This week fixed-mobile convergence (FMC) vendor DiVitas Networks added robust mobile unified communications features to its handset client and added scalability by changing its appliance-based back-end technology into a software-based server.
While its competitor Agito Networks has focused on developing a transparent client that is invisible to users, DiVitas is continuing on the path of a rich-featured client with DiVitas 2.0. The old version was a text-based interface that had standard PBX capabilities. The new version of the client software will feature an icon-centric interface with several unified communications functions: basic fixed office line, visual voicemail, instant messaging, presence and contact management.
"I think what DiVitas is offering is pretty cool," said Zeus Kerravala, vice president for Yankee Group Research Inc. "Unified communications, the way is was sold as a desktop application, has a lot of value. But I've always felt that mobile UC has a lot more value. When you're mobile, the ability to move around in different mediums, to be able to see presence information and use it to contact somebody is much more valuable," he said. "Mobile UC has much more bang for the buck. That's where the growth in this market is going to come from. It's probably the best mobile UC offering on the market today. I would expect Research in Motion, Blackberry, will have a very strong offering down the road,
"DiVitas made the strategic decision to make this client visible to users and to connect it back to a server and allow enterprises to control the client," said Paul DeBeasi, senior analyst with the Burton Group.. "I think in the near term, having this client will give enterprises more control over what their users see. It's a positive thing for DiVitas."
DiVitas has also updated its server, changing it from an appliance to a software-only technology that can run on Dell and HP servers. Vivek Khuller, president and CEO of DiVitas, said his company has worked hard to create a simple to use Web-based installation wizard for configuring the server and provisioning handsets over the air.
"We've made this extremely easy and flexible for our customers," Khuller said. "The software-based solution really streamlines our operations and allows us to scale the product in a much quicker way than would have been possible before."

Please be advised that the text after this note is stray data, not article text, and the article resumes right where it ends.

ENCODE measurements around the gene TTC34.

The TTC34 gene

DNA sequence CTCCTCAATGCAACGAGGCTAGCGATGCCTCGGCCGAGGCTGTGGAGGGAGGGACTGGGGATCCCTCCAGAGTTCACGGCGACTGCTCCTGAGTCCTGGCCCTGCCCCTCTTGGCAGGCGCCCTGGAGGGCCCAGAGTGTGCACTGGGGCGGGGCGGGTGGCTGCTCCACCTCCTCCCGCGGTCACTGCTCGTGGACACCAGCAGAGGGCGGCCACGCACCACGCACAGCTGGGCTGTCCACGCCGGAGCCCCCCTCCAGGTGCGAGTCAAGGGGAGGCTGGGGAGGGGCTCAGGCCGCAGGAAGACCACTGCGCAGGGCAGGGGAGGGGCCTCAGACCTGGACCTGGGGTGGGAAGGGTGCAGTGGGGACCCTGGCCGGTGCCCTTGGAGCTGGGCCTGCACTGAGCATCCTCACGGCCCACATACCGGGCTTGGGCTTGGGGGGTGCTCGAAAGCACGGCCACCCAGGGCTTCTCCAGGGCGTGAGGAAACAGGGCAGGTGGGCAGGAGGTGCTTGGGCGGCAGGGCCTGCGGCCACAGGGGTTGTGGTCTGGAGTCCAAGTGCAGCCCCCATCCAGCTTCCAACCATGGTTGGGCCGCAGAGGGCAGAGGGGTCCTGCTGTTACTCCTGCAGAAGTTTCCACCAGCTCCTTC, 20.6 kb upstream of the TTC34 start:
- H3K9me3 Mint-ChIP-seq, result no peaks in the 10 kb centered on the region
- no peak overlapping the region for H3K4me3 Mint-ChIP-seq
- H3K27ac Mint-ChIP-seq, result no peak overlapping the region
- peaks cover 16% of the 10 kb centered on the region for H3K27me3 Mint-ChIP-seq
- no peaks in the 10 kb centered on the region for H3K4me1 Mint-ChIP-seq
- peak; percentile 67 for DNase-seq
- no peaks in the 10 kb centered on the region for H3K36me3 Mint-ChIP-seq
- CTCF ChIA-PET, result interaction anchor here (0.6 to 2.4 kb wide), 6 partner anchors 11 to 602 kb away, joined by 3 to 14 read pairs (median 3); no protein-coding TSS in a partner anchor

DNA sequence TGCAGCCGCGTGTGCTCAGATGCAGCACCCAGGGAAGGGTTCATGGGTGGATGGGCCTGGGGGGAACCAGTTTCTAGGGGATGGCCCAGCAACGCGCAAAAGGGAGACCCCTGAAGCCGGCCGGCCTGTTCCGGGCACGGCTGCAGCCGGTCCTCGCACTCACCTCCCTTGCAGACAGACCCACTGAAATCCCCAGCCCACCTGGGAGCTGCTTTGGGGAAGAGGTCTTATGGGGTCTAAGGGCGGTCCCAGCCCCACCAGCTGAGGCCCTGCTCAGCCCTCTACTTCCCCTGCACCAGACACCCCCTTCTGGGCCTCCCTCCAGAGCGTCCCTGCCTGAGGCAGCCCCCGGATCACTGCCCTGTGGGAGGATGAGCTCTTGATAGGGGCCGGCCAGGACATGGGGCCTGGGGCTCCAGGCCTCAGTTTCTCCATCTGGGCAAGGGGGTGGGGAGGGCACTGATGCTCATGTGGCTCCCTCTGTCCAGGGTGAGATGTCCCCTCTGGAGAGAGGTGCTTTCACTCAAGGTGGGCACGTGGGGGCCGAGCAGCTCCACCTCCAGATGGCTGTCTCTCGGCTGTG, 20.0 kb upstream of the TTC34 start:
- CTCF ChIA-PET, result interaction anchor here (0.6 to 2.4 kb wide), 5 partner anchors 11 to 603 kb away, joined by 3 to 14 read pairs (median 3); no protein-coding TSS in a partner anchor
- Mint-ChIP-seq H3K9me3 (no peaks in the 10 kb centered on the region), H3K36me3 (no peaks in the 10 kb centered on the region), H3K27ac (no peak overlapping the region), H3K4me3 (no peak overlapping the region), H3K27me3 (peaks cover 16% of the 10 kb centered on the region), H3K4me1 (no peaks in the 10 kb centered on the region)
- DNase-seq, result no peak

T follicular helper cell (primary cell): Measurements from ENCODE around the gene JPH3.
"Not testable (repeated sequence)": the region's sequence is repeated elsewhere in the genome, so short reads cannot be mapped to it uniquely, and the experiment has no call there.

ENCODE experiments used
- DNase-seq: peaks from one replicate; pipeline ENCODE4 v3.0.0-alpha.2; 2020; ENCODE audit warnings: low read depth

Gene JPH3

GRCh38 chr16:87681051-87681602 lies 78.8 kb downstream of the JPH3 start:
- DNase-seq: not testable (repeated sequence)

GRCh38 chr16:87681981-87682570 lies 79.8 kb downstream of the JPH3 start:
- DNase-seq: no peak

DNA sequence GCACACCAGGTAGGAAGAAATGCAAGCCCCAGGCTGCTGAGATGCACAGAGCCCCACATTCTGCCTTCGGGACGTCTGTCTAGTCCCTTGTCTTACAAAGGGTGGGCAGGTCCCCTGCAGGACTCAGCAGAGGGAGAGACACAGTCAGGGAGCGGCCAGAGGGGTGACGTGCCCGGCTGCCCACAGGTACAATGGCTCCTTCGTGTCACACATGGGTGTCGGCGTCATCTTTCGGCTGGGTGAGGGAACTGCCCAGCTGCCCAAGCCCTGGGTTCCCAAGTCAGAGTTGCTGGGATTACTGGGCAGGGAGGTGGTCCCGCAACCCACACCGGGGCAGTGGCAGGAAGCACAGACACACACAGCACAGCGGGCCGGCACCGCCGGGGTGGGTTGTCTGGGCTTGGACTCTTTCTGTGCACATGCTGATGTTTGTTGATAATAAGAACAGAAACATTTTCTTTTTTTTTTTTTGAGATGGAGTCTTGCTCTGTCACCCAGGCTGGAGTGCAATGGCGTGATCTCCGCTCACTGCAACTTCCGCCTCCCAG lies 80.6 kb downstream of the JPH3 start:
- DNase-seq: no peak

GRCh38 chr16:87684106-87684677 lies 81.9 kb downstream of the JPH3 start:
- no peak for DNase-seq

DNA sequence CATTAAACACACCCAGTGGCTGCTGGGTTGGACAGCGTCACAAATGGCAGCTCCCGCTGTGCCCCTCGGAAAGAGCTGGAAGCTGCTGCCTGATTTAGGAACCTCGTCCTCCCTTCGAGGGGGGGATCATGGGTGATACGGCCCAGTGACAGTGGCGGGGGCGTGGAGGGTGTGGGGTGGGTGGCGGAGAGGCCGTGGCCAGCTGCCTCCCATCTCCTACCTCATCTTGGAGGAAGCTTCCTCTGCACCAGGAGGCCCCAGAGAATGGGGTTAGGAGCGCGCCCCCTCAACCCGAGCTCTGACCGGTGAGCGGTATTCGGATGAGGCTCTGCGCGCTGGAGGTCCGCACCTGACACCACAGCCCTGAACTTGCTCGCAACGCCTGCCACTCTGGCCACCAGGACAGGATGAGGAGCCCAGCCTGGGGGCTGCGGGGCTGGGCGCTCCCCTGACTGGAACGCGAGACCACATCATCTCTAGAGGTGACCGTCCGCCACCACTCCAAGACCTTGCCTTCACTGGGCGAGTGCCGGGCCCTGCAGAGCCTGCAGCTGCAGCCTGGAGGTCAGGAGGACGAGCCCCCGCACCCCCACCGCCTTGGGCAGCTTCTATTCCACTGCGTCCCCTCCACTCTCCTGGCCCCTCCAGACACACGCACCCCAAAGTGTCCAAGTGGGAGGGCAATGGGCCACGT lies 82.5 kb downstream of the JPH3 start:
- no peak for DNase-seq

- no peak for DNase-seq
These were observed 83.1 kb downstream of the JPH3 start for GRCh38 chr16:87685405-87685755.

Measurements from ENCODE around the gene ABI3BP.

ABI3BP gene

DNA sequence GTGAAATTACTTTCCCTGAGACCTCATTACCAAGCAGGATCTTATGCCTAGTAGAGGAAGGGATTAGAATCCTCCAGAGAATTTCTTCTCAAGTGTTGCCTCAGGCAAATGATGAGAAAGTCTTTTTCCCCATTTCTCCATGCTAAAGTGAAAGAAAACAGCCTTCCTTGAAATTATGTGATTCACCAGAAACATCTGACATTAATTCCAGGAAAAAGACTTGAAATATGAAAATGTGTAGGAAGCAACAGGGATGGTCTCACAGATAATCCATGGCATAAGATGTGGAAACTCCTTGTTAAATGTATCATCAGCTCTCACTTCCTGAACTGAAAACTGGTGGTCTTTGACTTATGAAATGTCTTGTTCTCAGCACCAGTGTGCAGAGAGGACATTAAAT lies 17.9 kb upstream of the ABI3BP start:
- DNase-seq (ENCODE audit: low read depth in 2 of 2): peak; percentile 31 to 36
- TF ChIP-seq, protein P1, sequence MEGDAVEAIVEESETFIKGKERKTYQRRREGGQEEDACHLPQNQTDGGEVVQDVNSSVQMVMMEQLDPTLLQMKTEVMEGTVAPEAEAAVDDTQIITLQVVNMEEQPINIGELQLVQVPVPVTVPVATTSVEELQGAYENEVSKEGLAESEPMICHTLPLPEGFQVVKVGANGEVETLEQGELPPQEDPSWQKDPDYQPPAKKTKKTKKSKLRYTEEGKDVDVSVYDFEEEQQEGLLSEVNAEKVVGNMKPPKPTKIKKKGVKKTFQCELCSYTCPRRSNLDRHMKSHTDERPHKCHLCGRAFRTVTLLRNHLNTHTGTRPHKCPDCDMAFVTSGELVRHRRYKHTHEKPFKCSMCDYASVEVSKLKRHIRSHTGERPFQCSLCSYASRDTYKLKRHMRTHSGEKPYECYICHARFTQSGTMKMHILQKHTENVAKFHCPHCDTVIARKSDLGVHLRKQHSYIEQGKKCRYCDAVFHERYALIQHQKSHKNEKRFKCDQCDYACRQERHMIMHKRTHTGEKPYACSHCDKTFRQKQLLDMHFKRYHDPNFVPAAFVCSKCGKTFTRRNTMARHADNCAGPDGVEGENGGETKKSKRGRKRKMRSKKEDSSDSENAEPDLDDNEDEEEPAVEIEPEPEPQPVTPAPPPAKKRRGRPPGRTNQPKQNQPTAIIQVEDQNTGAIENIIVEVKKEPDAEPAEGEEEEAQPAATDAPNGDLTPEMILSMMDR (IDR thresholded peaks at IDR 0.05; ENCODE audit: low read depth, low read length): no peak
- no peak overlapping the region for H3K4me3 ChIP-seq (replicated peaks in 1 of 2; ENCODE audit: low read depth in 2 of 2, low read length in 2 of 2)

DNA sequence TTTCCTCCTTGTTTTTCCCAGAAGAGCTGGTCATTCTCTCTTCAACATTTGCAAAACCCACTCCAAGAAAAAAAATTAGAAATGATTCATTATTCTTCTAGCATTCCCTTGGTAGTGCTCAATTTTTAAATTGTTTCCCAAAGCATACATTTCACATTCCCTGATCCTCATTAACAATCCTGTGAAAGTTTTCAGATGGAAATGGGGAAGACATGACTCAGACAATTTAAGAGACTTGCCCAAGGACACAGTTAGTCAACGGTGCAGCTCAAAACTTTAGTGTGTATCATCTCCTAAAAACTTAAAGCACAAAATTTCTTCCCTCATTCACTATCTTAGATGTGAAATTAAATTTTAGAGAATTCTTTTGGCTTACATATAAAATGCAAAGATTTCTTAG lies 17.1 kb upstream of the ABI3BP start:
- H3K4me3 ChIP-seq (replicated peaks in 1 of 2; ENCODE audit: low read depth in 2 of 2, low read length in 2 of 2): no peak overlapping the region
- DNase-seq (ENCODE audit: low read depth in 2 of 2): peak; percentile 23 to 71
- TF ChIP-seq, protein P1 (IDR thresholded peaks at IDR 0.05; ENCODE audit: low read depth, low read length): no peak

Indeed, the original DiVitas clients scaled up to 200 users. The new servers scale to 5,000 users.
The release of DiVitas 2.0, coupled with competitor Agito's 2.0 release of its RoamAnywhere Mobility Router appliance early this month, are signs of a maturing fixed-mobile convergence market, DeBeasi said.
While Agito has focused on building out the functionality of its client, the company has focused on other enterprise pain points, such as security.
"Agito introduced the ability to have a secure voice connection that you can bring on your dual-mode phone," DeBeasi said. "You can talk over your home wireless LAN. They embedded a VPN client under the covers. It's completely transparent. Users don't know it's happening, but IT guys are going to love it."
DeBeasi said Agito also added "dual personalities." This feature allows users to program both a personal and professional profile into the phone system. When users make or receive calls, the outgoing caller ID information and the incoming voicemail will match the relationship the user has with the client. Friends and family will interact with the cell phone's features while business contacts will experience the company's PBX features.
"It's a slowly maturing market," DeBeasi said. "A year ago, when these guys were doing 1.0, their bleeding edge first release, they didn't have much in the way of customers. Now they have broader sets of customers and better functionality in the phones."
DiVitas announced several new customers this month, including the Thirteenth Judicial District Court in Albuquerque, N.M., and the government of Bernalillo County, N.M. It also introduced a hosted version of its technology and announced regional provider Sawtel Inc. as a first partner in that initiative.
"We've had [DiVitas] install in May," said Greg Ireland, CEO of the Thirteenth Judicial Court. "Our staff attorneys have different offices in different buildings, and they are constantly traveling from building to building to hold … legal services clinics. If I put a desk phone in each office, that drives them crazy. They can't manage all those phones."
Ireland said the ability to make calls over the wireless LAN earned the court cost savings, but DiVitas' advanced features also drive other benefits. Hesaid the presence features of DiVitas are especially helpful to judges, who can set their status to say they're on the bench for a hearing or a trial so they can't receive calls.
"One of the things we're going to be experimenting with: Our judges get woken up often in the middle of the night because they're on call for signing search warrants. What has to happen is an officer has to print out the warrant and take it over to their house and get it signed. We're going to experiment with having them fax the warrant directly to the judge's phone, and the judge can just send that back to them saying it is approved."
"I think FMC is still in the early days," DeBeasi said. "There's been a lot of hype for several years. Enterprises are just looking for a simple, straightforward solution that at minimum integrates mobile phones into the enterprise voice system. These two releases show that there is much more maturity in the products, and we'll see if enterprises really start ponying up and spending the money."
Let us know what you think about the story; email: Shamus McGillicuddy, News Editor